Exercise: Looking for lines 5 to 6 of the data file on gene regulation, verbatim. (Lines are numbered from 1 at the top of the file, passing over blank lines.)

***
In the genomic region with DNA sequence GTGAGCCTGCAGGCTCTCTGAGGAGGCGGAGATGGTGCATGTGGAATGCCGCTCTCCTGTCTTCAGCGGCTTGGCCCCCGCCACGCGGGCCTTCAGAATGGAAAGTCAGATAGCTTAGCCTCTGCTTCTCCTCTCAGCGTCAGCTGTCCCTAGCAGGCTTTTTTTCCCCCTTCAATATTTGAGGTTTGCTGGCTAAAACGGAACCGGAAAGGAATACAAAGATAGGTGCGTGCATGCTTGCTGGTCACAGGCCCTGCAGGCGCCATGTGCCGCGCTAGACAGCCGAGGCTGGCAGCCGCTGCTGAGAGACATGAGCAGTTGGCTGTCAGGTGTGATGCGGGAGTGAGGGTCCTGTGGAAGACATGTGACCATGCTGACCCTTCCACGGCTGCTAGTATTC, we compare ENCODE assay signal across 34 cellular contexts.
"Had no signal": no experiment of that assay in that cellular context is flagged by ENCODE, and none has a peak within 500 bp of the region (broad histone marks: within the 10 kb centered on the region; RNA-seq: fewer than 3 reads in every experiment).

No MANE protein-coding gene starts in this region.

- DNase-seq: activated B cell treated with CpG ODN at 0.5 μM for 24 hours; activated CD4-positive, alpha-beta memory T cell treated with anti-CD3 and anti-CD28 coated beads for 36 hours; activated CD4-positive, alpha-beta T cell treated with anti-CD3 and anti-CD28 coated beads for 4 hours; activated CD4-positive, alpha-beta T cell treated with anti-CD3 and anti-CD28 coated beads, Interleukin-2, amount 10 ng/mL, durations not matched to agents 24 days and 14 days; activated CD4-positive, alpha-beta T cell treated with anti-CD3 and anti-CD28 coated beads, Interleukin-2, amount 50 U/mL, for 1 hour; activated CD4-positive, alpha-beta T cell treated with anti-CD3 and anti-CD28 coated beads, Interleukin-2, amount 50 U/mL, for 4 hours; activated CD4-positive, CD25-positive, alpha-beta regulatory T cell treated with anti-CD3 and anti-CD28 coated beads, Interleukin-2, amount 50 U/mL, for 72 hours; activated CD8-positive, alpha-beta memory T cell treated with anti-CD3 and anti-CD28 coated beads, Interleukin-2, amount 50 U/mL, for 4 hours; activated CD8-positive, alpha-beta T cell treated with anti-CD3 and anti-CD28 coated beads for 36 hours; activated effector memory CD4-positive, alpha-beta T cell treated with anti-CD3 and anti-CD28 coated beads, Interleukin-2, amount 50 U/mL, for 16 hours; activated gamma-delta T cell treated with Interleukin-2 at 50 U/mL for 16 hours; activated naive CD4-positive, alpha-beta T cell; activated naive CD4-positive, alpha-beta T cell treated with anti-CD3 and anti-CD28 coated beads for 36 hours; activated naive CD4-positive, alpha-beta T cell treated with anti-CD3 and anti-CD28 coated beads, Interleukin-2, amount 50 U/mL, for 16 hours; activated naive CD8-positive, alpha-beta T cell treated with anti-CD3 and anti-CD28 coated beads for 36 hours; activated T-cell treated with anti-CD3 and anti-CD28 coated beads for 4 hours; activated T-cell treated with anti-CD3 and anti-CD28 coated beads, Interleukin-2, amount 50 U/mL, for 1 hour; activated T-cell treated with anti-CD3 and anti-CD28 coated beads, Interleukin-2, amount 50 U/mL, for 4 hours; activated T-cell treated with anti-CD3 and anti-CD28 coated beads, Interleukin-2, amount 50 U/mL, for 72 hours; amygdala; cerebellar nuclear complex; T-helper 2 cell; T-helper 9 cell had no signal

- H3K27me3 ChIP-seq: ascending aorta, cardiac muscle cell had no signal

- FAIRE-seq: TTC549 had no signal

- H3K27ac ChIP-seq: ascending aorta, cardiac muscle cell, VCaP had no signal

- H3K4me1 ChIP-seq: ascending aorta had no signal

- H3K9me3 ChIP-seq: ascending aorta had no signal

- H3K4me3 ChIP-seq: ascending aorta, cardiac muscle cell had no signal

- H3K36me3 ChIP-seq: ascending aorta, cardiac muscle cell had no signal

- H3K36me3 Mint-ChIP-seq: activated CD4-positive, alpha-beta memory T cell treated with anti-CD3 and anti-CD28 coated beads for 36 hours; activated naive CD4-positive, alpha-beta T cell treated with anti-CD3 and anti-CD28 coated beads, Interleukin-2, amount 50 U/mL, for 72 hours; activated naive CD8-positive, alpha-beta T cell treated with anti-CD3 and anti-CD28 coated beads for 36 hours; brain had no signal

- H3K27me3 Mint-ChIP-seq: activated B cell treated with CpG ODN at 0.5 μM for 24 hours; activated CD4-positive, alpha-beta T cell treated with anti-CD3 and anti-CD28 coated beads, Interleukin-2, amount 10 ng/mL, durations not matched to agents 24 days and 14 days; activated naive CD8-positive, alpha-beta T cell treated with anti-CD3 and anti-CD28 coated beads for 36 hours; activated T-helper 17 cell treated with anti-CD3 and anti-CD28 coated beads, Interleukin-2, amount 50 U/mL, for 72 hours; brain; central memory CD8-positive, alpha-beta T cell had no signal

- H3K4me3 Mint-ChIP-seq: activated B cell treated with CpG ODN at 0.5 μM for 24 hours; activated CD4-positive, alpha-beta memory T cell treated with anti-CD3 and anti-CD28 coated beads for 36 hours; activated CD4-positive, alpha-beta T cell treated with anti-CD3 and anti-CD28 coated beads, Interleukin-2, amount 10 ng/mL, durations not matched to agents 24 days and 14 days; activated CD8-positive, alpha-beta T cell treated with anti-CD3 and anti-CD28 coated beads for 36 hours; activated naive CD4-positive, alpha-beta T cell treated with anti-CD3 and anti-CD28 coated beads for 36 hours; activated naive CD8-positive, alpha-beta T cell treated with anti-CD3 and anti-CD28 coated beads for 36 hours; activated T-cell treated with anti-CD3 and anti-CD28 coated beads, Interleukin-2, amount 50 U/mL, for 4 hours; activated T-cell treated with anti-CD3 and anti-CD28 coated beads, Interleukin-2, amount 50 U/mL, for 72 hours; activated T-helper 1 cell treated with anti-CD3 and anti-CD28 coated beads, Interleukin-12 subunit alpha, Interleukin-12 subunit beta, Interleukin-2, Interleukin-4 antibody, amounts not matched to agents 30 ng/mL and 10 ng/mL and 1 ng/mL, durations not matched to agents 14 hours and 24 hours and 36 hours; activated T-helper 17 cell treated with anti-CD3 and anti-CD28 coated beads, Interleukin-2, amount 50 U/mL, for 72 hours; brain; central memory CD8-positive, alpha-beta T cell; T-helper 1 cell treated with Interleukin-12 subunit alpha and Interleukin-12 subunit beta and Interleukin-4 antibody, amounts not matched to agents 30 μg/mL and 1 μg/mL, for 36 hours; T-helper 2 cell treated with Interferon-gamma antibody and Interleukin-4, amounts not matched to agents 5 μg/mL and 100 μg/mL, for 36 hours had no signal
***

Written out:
- H3K27me3 ChIP-seq: ascending aorta, cardiac muscle cell had no signal

- FAIRE-seq: TTC549 had no signal